(PreK educators and parents of young kids: this post is for you!)
It’s no secret that today’s kindergarten kids are learning math concepts that used to be taught in first grade. If you’re a preK educator or parent getting children ready for their big transition to kindergarten, you’ve heard the message loud and clear:
To really get kids ready for long-term math success, teachers and families need to work together to weave math into everyday activities and connect math concepts to the real world. The good news is, even the most math-phobic parent can start doing that right now—for free!—with just a few small changes to their home routines.
What kind of changes? They can start by engaging in “purposeful play” and weaving math talk into everyday activities, like:
- Mealtime. Many kids look forward to mealtime and love to help out in the kitchen. Meals are the perfect time to get children counting, measuring, estimating, comparing, and recognizing shapes. Parents can have kids measure and count cups of ingredients, count how many plates and utensils are needed for the whole family, and figure out who has more or less mashed potatoes.
- Personal care & hygiene. Parents can easily turn dressing and grooming into an opportunity for math talk. During toothbrushing, a small egg timer can help a child develop a sense of elapsed time (and help them brush their teeth long enough!). When a child is getting dressed, parents can count out articles of clothing with their child and point out shapes like circles, triangles, squares, and rectangles in fabric prints, fasteners, and pockets. And during hand washing, parents can help the child count the squirts of soap and then count to 10 while they wash.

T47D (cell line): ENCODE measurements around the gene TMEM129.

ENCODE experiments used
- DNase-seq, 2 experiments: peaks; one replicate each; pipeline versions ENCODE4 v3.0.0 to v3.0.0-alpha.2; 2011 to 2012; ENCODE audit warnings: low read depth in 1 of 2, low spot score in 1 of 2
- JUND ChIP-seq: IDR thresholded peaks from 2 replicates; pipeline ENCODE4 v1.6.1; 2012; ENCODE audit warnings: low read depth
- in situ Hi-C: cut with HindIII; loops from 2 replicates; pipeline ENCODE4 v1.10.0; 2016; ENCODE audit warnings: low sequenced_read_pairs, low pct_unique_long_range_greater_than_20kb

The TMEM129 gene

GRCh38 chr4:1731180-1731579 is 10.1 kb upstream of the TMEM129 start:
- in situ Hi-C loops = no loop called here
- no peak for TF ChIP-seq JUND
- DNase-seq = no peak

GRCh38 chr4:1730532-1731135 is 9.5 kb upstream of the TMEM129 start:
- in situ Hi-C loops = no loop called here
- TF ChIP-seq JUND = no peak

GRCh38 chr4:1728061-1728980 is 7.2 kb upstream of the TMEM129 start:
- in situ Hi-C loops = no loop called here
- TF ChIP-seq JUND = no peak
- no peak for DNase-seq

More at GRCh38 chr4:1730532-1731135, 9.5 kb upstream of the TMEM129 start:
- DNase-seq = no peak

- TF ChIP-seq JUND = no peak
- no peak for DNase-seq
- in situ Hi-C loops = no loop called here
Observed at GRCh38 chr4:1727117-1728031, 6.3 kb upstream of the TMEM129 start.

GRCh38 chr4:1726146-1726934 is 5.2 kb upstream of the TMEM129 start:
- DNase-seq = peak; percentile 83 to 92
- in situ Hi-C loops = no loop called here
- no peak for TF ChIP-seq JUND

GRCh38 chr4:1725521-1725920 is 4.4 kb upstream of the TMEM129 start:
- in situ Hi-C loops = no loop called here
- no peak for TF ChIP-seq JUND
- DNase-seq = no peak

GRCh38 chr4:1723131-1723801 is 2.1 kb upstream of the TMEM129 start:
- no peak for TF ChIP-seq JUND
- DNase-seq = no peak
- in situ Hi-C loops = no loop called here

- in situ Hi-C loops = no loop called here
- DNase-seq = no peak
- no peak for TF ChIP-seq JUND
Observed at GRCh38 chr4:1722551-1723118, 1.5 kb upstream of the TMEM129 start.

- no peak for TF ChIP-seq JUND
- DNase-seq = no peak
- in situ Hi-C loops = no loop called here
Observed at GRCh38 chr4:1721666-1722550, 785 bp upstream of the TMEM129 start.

- Chores. Getting kids involved in household tasks in early childhood is not only a good way to teach responsibility—it’s a great way to teach math skills! During cleanup time, parents can have the child name the shapes of the objects and count the number of steps she took to complete the cleanup task. Kids can learn math during laundry time by sorting clothes into piles of “more” or “less” and matching socks (a good way to help them understand sets of objects). And math can bloom in a garden—kids can measure water into a watering can, tally days on a calendar to keep track of plant growth, and count seeds, plants, flowers, fruits, and vegetables.
- Bedtime routines. Each part of the bedtime routine is filled with opportunities to reinforce math concepts. For example, parents can choose bedtime books with math themes, prompt the child to count bubbles or bath toys while in the tub, and have the child count the number of events in his “goodnight routine.”
These ideas are all from Let’s Talk About Math by Donna Kotsopoulos and Joanne Lee. There are tons of other great tips in this book, so we’ve made a printable handout for parents (teachers, this would be a great thing to email parents now, or print out and share when your new year starts). It’s one more tool you can use to strengthen the home-school connection and make sure kids start kindergarten with the math basics they need to succeed.
YOUR TURN: Teachers—what’s your best suggestion for weaving math into everyday activities? And parents—how do you sneak little math lessons into your home routines? Share your knowledge below!
Pick up Let’s Talk About Math and learn more about using purposeful play with kids to promote mathematical thinking and get them ready for formal math instruction.